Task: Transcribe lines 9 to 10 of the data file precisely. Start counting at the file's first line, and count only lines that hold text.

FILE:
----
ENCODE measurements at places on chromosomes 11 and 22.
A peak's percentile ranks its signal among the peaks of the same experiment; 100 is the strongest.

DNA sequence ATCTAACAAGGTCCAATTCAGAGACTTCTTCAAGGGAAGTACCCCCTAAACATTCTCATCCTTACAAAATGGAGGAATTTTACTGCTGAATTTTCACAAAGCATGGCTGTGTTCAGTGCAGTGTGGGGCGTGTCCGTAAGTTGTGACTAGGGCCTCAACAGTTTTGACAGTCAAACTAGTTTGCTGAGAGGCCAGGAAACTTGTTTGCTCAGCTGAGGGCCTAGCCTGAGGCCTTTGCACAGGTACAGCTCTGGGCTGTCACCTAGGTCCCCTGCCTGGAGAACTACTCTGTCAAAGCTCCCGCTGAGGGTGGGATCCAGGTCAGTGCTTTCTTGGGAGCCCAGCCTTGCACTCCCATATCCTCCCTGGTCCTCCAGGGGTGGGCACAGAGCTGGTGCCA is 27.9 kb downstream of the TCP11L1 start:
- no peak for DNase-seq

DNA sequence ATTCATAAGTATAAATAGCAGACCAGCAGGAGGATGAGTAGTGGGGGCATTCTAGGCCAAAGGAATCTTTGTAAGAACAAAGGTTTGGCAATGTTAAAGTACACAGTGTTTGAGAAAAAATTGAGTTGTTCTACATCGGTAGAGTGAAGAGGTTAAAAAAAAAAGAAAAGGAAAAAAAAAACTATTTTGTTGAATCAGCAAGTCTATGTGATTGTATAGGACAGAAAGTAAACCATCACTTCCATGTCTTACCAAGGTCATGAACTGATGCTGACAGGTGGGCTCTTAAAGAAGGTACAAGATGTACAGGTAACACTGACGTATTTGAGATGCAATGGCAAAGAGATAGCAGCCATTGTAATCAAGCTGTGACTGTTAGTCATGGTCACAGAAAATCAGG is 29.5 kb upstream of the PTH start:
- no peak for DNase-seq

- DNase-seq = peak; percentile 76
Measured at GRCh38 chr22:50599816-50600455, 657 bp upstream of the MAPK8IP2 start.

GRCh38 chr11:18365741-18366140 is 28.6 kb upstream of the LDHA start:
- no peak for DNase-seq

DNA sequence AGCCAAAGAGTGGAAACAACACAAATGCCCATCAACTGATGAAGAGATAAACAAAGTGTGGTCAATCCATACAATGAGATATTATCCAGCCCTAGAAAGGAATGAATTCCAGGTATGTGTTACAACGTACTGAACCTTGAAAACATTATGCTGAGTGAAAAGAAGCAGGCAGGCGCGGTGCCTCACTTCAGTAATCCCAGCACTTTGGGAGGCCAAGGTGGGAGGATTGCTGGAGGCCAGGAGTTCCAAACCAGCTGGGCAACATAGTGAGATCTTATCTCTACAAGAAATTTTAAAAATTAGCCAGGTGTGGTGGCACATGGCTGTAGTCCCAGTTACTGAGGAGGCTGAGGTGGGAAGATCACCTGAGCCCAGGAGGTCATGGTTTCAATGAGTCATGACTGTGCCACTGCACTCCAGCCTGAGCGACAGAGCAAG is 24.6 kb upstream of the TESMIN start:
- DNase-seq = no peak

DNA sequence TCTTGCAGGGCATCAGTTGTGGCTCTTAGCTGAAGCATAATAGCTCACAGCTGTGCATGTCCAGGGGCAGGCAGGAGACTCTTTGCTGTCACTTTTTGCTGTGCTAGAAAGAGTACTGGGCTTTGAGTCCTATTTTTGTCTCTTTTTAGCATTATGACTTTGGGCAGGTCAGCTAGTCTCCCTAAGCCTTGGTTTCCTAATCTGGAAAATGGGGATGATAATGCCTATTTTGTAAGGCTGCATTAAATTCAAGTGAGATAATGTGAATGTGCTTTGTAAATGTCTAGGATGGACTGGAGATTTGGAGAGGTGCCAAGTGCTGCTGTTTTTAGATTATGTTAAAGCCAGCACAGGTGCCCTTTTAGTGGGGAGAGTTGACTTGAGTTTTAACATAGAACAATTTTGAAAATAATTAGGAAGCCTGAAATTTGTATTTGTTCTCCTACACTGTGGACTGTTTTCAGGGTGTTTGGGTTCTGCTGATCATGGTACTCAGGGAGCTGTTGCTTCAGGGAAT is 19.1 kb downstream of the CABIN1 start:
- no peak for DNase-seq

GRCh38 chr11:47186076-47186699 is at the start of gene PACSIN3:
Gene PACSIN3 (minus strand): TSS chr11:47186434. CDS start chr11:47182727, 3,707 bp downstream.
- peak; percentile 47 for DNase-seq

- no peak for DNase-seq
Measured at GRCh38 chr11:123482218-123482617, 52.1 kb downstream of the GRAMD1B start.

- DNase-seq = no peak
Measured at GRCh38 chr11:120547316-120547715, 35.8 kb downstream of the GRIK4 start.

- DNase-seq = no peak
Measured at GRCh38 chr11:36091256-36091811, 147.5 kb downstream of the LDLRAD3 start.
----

GRCh38 chr11:18365741-18366140 is 28.6 kb upstream of the LDHA start:
- no peak for DNase-seq